YOUR FEATURE PRESENTATION
Déjà vu is an unsettling feeling. You can’t quite place the why and whens of it but you know you’ve experienced whatever this is before. Not so with the reboot of Spider-Man which has been optimistically retitled “THE AMAZING SPIDER-MAN” for 2012. The new webslinging film arrives only five years after Spider-Man 3, that final sour note in Sam Raimi’s otherwise sweet trilogy. This déjà vu iseasy to place with the “whens” and thus less unsettling if still perplexing on account of the “whys”. We’re back to summer 2002 when Peter Parker first pined for a high school sweetheart, first indirectly contributed to his uncle’s murder, first learned that with great power comes great responsibility, and first swung around a big screen Manhattan in his iconic red and blue spandex.
Franchises are the comfort food of the movies and though there’s nothing wrong with comfort food beyond its lack of nutritional value, so much depends on the delivery when it comes to the familiar pleasure. The Amazing Spider-Man spins its title card with webbing very swiftly which leaves you hoping for a zippy entertainment with key twists on the mythos to keep you engaged. But after a new corporate thriller prologue featuring Peter Parker’s heretofore unseen parents the movie settles into excessively familiar story beats. We’re forced to wait out the entire numbing origin story again and relive many story beats from the 2002 origin story, with the only major exclusions being the absence of Parker's employment at The Daily Bugle (weird) and no James Franco shaped obstacle to his girl’s affections. Other than that only the names of the major characters have changed: Blonde Gwen Stacy (Emma Stone) stands in for Redhead Mary Jane Watson (Kirsten Dunst) as the love interest Peter likes to photograph; Dr Curt Connors/The Lizard (Rhys Ifans) stands in for Norman Osborne/The Green Goblin (Willem Dafoe) as the scientist Peter looks up to whose illegal human experimentation (on himself!) wreaks havoc on his mental stability and turns him into an ugly green baddie.
Director Marc Webb, who made a whimsical splash with his debut film (500) Days of Summer seemed like an inspired choice for reviving the pop romantic sensibility of Spider-Man but nothing between Gwen & Peter ever lands with the force of that upside down kiss. What the new-but-also-old Spider-Man has going for it is a stronger sense of the hero's extremely flexible physicality and fighting style (Andrew Garfield has been doing his yoga).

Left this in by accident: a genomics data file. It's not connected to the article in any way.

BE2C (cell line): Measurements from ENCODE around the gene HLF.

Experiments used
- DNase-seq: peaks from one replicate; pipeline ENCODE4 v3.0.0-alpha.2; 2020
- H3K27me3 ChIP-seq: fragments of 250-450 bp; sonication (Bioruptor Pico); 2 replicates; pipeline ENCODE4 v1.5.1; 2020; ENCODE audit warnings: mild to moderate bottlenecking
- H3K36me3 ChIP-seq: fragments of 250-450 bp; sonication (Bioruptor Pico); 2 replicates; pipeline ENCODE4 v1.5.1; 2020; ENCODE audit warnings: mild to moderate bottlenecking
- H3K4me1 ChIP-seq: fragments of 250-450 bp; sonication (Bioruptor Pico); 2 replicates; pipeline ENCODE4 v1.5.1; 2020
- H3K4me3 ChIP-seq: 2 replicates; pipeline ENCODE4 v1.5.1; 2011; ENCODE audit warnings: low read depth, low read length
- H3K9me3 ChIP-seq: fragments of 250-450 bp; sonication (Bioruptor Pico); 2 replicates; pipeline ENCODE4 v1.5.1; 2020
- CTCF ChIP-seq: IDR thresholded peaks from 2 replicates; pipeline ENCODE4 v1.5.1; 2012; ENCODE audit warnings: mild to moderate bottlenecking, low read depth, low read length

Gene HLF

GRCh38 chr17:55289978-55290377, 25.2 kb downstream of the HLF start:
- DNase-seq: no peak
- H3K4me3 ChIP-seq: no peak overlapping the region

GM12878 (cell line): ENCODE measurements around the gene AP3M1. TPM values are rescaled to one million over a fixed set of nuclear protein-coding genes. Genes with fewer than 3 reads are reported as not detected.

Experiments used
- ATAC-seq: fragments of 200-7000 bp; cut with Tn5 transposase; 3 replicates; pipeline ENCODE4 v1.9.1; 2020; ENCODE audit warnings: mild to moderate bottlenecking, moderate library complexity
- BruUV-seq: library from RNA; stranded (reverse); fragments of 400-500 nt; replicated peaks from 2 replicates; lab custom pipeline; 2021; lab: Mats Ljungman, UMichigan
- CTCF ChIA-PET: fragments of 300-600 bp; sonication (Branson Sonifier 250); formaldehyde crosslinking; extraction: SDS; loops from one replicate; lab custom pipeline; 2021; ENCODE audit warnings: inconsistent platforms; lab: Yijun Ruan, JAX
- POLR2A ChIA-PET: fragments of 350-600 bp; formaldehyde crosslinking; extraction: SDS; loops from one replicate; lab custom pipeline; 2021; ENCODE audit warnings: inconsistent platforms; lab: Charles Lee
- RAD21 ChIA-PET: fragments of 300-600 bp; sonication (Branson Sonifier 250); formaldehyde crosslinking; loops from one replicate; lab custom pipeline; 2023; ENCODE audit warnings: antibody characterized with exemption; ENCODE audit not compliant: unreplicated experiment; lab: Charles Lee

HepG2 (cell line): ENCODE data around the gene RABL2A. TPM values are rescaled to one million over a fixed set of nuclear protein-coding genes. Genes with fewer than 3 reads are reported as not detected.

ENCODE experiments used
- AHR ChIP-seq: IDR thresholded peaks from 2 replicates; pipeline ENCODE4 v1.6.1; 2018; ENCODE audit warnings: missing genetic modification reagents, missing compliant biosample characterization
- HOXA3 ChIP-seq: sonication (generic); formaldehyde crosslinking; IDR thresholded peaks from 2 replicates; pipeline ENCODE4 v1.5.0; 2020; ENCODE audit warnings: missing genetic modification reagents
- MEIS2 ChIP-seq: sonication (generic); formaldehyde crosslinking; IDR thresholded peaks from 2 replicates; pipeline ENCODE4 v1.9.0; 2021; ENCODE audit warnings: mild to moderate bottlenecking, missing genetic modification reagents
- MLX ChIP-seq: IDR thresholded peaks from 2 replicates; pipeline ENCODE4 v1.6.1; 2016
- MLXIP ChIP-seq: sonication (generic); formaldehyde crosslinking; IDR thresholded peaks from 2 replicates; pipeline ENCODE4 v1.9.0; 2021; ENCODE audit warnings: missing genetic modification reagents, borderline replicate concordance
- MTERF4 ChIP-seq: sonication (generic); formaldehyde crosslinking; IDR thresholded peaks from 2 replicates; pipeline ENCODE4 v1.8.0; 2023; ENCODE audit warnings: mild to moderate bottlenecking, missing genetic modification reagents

Webb comes through with a few instances of visual invention like a scene where Spider-Man creates an entire web in the sewers to function as a motion detector and a POV shot from the superhero’s swinging point of view which featured in an early teaser. Otherwise it’s mostly more of the same which might not be such an enormous problem in a less superhero satured movie culture.
Peter Parker is still Peter Parker. Sort of.
Tobey Maguire has stepped aside for Andrew Garfield and at first Peter Parker 2.0 seems like an improvement since his lanky frame looks so very right in the skin tight Spider suit and the screenplay hands him the kind of wisecracks that comic book readers missed in Raimi's trilogy. But eventually Garfield’s long limbed swagger and emotive confidence as a screen actor starts to chafe against the character… at least when he's out of spandex. It’s all just too easy for him. Though he tears up frequently there’s none of the awkward growing pains that marked Tobey Maguire dazed portrayal. This Peter's “awkward” flirtations with Gwen Stacy are so crush-worthy that they feel less like an everyman nerd’s discomfort and more like a pick-up gimmick, like Peter 2.0 can’t imagine not nabbing the girl. Emma Stone and Andrew Garfield have fine onscreen chemistry (and offscreen chemistry too as it turned out) but their romance never once feels like the happy miracle of the Maguire / Dunst pairing, just a given from the first Meet Awkward frame. Maguire vs. Garfield is Corny Sincerity vs Cocky Heroics… so I suppose it's a matter of taste.
This Spider-Man also loses the pop pleasure of Raimi's brightly colored palette (I blame Batman that most superhero movies, The Avengers aside, prefer to be dark and gritty now) and the sly joking about sexual adolescence (no sticky fluids escape Parker’s body this time that he didn’t plan on). Worst of all it has none of the joyful sense of discovery (admittedly harder to capture the fourth time around). In short it's less magical. Not “Amazing” at all.
Dr, Curt Connor’s one-armed tragedy is that in seeking to do good with cross species genetics (he hopes to restore lost limbs to combat veterans via reptilian DNA), he does evil instead. The Amazing Spider-Man’s best new image comes via Connors first transformation when he wakes to find a malformed log-like appendage where his new arm should be. He begins tearing at it with his good hand, and it turns out to be only a shell, a scaly arm cocoon. A fresh slimy new human hand emerges from its ruins. The new arm soon fails him in multiple ways. It’s a stunning icky image and even a handy metaphor for the movie. Sony would like to regrow their billion dollar franchise but this new attempt only looks promising. Dr. Curt Connors has never quite solved the problem of macular degeneration and the movie studio hasn’t really answered the question of “why does this exist?” beyond, of course, new piles of easy cash.
Nathaniel Rogers would live in the movie theater but for the poor internet reception. He blogs daily at the Film Experience. Follow him on Twitter @nathanielr.